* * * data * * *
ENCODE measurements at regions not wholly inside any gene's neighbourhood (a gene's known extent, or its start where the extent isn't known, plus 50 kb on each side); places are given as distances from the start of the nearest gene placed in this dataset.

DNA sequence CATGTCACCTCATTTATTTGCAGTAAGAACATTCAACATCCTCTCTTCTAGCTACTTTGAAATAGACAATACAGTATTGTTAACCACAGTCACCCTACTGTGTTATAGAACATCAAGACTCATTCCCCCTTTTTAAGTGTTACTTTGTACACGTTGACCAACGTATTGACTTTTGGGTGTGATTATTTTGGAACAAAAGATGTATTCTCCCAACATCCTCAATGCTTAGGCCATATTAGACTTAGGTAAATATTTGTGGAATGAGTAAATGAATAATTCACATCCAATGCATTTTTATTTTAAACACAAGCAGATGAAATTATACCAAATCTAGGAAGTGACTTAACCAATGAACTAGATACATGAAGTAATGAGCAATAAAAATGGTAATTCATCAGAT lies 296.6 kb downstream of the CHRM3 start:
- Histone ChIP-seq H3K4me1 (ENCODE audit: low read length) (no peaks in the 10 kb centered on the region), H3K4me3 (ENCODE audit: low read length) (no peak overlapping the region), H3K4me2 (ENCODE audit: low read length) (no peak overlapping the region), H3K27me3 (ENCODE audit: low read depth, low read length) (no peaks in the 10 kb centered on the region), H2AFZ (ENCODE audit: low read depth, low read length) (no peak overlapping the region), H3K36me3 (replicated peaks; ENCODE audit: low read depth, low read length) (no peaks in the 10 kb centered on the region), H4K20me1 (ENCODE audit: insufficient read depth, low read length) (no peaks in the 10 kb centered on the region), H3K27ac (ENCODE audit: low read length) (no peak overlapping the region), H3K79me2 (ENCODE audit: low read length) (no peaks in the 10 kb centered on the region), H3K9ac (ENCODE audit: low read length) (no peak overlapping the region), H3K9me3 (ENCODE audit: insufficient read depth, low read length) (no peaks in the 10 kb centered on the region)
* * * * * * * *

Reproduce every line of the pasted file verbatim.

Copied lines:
ENCODE measurements at regions not wholly inside any gene's neighbourhood (a gene's known extent, or its start where the extent isn't known, plus 50 kb on each side); places are given as distances from the start of the nearest gene placed in this dataset.

DNA sequence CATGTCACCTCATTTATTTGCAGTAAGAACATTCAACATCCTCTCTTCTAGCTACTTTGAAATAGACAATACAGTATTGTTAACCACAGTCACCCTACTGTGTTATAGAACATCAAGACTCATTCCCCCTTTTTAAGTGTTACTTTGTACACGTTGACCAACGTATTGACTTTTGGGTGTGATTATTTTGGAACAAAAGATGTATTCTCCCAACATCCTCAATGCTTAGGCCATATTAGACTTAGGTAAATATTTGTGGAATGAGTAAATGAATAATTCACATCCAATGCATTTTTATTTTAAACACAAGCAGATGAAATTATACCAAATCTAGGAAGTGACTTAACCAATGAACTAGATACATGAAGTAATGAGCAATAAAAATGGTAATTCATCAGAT lies 296.6 kb downstream of the CHRM3 start:
- Histone ChIP-seq H3K4me1 (ENCODE audit: low read length) (no peaks in the 10 kb centered on the region), H3K4me3 (ENCODE audit: low read length) (no peak overlapping the region), H3K4me2 (ENCODE audit: low read length) (no peak overlapping the region), H3K27me3 (ENCODE audit: low read depth, low read length) (no peaks in the 10 kb centered on the region), H2AFZ (ENCODE audit: low read depth, low read length) (no peak overlapping the region), H3K36me3 (replicated peaks; ENCODE audit: low read depth, low read length) (no peaks in the 10 kb centered on the region), H4K20me1 (ENCODE audit: insufficient read depth, low read length) (no peaks in the 10 kb centered on the region), H3K27ac (ENCODE audit: low read length) (no peak overlapping the region), H3K79me2 (ENCODE audit: low read length) (no peaks in the 10 kb centered on the region), H3K9ac (ENCODE audit: low read length) (no peak overlapping the region), H3K9me3 (ENCODE audit: insufficient read depth, low read length) (no peaks in the 10 kb centered on the region)